The best of EcoWatch, right in your inbox. Sign up for our email newsletter!
7 Ways to Take Action on Idling
In the U.S., nearly 4 million gallons of fuel (enough to fill five Olympic-size swimming pools!) is wasted every day as a result of vehicle idling. All this unnecessary idling pollutes our communities, wastes money and contributes to our reliance on foreign oil.
But most people don’t mean to be so wasteful—they just don’t really even think about it. Or, they may be following the outdated notion that restarting your car wastes more gas than letting it run for a few minutes. Once you point out the facts to someone, they’re usually more than willing to change their behavior. With that in mind, we’ve put together some steps you can take to raise awareness about this important issue. Help us make turning off your engine rather than idling as commonplace as wearing your seat belt!
1. Take the “I Turn It Off” Pledge
“I pledge to idle for no longer than 10 seconds when I’m not in traffic.”
Visit iturnitoff.com to join the growing number of individuals and organizations committed to “Turning It Off.” Turning off your engine when idling for more than 10 seconds when not in traffic is the easiest way for you to get involved and make a difference. Once you get into the habit it will become second nature. You’ll save gas and cash, you’ll lengthen the life of your engine, and you’ll contribute to a cleaner, healthier planet.
2. Learn More
Extensive information about anti-idling is available online. Visit our I Turn It Off Campaign website to get started. Read inspiring stories on our blog about what others are doing to tackle unnecessary idling in their communities.
3. Spread the Word
Share what you’ve learned about vehicle idling by asking your friends, family, classmates and colleagues to take the pledge and join you in making a difference. Order an I Turn It Off bumper sticker for your car. Consider writing an editorial in your local newspaper. Share the facts on social media with these Facebook and Twitter updates:
Did you know that 10 seconds of #idling wastes more fuel than restarting your engine? Learn more and take the pledge to stop idling.
Find out how much money you can save by cutting down on #idling.
4. Start a Campaign in Your Community
Launch an I Turn It Off anti-idling campaign in your city or town, at your school, work, or place of worship, and encourage others to get on board for a safer and healthier community for all! Download posters, postcards and flyers in our idling toolkit at iturnitoff.com.
5. Organize a Screening of IdleThreat: Man on Emissions
Idle Threat: Man on Emissions is the story of George Pakenham, a New Yorker who got fed up with people idling in his neighborhood. He took action by asking them to stop and advocating for anti-idling enforcement in New York. Watching this entertaining film is a powerful learning experience and can be a great springboard for collective discussion and action. The film can be purchased for community screenings of varying sizes through The Video Project.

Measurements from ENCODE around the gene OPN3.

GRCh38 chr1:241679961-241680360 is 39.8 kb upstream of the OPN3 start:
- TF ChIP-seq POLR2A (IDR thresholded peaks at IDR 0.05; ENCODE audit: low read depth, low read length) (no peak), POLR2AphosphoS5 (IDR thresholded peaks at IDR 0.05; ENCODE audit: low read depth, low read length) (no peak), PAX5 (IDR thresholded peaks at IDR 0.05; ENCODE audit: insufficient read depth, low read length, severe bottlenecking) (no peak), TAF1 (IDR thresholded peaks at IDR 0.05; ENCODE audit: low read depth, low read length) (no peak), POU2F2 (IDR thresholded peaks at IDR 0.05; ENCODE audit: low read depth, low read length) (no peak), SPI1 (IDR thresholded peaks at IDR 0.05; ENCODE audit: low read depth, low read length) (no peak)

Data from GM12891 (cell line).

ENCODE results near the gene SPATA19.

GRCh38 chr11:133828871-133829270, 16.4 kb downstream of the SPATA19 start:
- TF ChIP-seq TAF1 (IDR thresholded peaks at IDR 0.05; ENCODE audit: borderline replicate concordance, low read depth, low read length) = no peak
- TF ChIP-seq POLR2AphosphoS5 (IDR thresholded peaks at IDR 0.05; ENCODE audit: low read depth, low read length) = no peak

6. Engage with Local Government
Begin by researching anti-idling laws, ordinances and policies in your town, city and/or state. If these are in place, are they being enforced? Are there opportunities that you see for improvement? Develop a set of recommendations and identify the appropriate person(s) to meet with in your community. Identify potential allies such as like-minded local environmental or health organizations.
7. Tell Your Legislators That Idling Is an Important Issue
Currently, 28 states have anti-idling laws in place. While this is a great start, all states should have laws against this harmful practice. A national law would likely be best, as inconsistency in rules makes compliance difficult for drivers, particularly long-distance drivers like truckers. Also, in recent years several car manufacturers have started offering automatic start-stop anti-idling technology in their vehicles as an add-on. Like higher MPG legislation, this technology could be mandated, which would significantly cut down on unnecessary idling times.
BONUS! If you’re passionate about this issue, please donate to help us raise even more awareness about vehicle idling. Your donation will help support efforts like our new Idle-Free Fleet program, which educates and trains universities, municipalities and businesses about how to reduce idling in their vehicle fleets.
YOU MIGHT ALSO LIKE
EcoWatch Daily Newsletter
By Jason Bittel
High up in the mountains of Montana's Glacier National Park, there are two species of insect that only a fly fishermen or entomologist would probably recognize. Known as stoneflies, these aquatic bugs are similar to dragonflies and mayflies in that they spend part of their lives underwater before emerging onto the land, where they transform into winged adults less than a half inch long. However, unlike those other species, stoneflies do their thing only where cold, clean waters flow.
By Bob Curley
- The new chicken sandwiches at McDonald's, Popeyes, and Chick-fil-A all contain the MSG flavor enhancement chemical.
- Experts say MSG can enhance the so-called umami flavor of a food.
- The ingredient is found in everything from Chinese food and pizza to prepackaged sandwiches and table sauces.
McDonald's wants to get in on the chicken sandwich war currently being waged between Popeyes and Chick-fil-A.
By Andrea Germanos
Youth climate activists marched through the streets of Davos, Switzerland Friday as the World Economic Forum wrapped up in a Fridays for Future demonstration underscoring their demand that the global elite act swiftly to tackle the climate emergency.
By Tim Radford
The year is less than four weeks old, but scientists already know that carbon dioxide emissions will continue to head upwards — as they have every year since measurements began — leading to a continuation of the Earth's rising heat.